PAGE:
Candidate Questionnaire: Spencer Galloway

20108609_1349928861769551_1534487128656854497_nSpencer Galloway

Age: 31

Occupation: Self-employed

Family: My wife Allisha, who is active Air Force, and Ein our Corgi fur baby

Brief background/experience that’s relevant to City Commission: Live paycheck to paycheck, this point of view would be invaluable for perspective. Family has owned and operated business here in Great Falls since before I was born, giving me familiarity in numerous aspects of city functions and interactions with businesses of Great Falls. Two years experience as management of a Dairy Queen and I am currently the head chair of the Great Falls 4th of July Parade Committee.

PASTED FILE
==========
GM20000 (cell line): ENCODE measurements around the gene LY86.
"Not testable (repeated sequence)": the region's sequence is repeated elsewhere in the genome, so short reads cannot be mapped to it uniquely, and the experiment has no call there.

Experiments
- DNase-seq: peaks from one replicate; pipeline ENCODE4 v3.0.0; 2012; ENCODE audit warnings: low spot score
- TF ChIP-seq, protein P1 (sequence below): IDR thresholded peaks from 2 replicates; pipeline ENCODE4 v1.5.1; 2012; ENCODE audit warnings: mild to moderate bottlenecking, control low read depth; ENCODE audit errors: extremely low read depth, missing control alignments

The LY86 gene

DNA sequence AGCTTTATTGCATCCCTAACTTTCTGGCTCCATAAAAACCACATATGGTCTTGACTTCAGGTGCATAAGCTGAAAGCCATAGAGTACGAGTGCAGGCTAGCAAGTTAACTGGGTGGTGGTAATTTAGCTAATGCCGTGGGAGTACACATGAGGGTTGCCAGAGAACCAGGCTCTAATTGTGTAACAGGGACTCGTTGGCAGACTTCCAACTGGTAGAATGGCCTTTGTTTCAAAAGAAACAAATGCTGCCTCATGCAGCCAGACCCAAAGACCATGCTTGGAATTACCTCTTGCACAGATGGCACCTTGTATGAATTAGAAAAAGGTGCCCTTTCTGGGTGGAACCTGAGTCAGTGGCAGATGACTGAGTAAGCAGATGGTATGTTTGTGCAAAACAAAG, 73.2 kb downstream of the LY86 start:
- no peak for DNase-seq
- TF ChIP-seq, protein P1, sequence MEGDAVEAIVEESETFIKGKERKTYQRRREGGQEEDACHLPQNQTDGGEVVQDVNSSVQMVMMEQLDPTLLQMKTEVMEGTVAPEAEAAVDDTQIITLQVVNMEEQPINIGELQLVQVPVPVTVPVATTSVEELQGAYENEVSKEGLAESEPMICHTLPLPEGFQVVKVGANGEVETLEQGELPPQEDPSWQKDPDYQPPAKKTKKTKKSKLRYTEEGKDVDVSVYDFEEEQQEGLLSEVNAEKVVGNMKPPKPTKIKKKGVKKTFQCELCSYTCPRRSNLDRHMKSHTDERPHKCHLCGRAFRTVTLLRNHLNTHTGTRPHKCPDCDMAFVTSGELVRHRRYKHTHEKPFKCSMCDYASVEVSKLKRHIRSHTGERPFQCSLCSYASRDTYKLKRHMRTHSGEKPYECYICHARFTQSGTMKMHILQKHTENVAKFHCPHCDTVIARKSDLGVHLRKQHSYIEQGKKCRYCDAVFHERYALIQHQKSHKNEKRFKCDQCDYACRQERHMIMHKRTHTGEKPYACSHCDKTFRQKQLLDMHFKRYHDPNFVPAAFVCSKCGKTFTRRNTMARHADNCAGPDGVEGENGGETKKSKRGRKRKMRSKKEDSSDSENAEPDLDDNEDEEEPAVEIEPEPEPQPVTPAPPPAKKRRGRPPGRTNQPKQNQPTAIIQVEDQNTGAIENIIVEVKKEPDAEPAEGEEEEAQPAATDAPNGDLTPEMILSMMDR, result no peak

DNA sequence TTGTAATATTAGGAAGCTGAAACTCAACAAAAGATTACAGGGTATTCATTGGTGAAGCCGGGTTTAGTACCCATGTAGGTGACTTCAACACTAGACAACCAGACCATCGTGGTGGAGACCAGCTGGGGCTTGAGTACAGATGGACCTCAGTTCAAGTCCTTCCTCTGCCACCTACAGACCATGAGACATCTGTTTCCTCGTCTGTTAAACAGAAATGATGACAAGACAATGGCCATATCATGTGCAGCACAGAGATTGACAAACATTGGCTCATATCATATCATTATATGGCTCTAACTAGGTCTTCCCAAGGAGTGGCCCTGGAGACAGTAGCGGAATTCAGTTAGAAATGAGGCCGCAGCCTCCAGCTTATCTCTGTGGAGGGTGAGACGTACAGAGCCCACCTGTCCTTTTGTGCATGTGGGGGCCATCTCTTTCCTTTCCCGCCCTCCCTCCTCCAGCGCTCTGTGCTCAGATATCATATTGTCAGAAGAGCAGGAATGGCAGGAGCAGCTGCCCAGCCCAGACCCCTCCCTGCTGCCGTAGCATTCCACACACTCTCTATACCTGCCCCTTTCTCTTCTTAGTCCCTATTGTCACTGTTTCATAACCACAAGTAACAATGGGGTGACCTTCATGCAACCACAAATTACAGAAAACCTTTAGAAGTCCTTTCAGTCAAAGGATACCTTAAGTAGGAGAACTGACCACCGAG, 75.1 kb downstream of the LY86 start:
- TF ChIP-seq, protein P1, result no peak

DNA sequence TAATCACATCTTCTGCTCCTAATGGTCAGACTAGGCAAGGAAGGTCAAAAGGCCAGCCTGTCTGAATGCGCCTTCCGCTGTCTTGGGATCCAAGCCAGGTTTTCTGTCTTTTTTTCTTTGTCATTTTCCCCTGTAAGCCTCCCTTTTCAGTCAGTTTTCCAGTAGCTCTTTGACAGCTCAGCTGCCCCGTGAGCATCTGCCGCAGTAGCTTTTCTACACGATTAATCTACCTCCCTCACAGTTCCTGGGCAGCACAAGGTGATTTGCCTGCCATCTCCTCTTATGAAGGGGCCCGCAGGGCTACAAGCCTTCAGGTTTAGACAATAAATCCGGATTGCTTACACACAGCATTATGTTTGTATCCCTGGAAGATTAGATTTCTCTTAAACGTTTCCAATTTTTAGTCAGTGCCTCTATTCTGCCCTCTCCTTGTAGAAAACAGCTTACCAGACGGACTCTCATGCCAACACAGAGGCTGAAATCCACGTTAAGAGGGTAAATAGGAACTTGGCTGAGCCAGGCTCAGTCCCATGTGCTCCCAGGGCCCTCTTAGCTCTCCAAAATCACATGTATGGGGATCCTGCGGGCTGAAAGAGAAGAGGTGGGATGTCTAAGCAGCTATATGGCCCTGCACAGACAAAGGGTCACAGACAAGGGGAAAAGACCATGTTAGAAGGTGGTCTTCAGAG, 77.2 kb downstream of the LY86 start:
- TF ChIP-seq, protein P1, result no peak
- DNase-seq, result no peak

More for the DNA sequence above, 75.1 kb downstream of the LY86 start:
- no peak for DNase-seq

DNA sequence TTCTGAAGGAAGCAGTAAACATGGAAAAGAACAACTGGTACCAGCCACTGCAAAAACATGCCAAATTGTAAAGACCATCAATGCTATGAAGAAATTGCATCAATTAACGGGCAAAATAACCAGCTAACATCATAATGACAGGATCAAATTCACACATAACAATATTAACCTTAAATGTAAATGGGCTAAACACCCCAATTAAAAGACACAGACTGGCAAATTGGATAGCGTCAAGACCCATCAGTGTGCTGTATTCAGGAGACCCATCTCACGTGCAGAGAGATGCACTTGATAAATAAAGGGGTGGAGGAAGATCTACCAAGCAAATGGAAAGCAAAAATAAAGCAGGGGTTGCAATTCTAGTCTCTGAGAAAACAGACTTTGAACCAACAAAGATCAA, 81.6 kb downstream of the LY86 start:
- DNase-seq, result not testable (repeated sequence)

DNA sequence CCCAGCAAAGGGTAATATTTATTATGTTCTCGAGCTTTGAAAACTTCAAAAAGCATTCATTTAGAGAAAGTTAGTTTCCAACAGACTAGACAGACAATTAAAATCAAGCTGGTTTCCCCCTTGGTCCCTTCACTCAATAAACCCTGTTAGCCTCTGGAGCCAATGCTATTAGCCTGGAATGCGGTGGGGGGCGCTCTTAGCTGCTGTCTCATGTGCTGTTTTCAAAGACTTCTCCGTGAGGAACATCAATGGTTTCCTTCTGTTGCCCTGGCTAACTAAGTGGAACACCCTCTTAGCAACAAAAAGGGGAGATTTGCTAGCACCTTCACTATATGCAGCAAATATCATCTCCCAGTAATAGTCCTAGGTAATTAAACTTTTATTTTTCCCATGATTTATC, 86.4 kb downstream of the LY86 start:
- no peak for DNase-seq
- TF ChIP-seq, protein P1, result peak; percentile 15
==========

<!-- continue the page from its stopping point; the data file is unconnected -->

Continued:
Q: What is your view on privatization of services currently being provided?

A: I think the city shouldn’t be involved in things that aren’t an absolute necessity to city functions, such as police, fire and such. Things like a water park should be left to the private sector to run.

Q: Do you support the continued operation of the Natatorium or other indoor municipal swimming facility?

A: I support there being a city-run 365 day a year indoor and outdoor rec center, that would have a swimming pool and family friendly options available.

Q: Most people don’t like increasing taxes or fees for services. Do you believe the city fees for service should increase as costs increase? If not, what services do you believe the city should subsidize and how should the city pay for those services?

A: Yes, as taxes increasing to keep city functions running as necessary is only reasonable, unless they aren’t functioning than something else is wrong. I’m not for the city subsidizing services.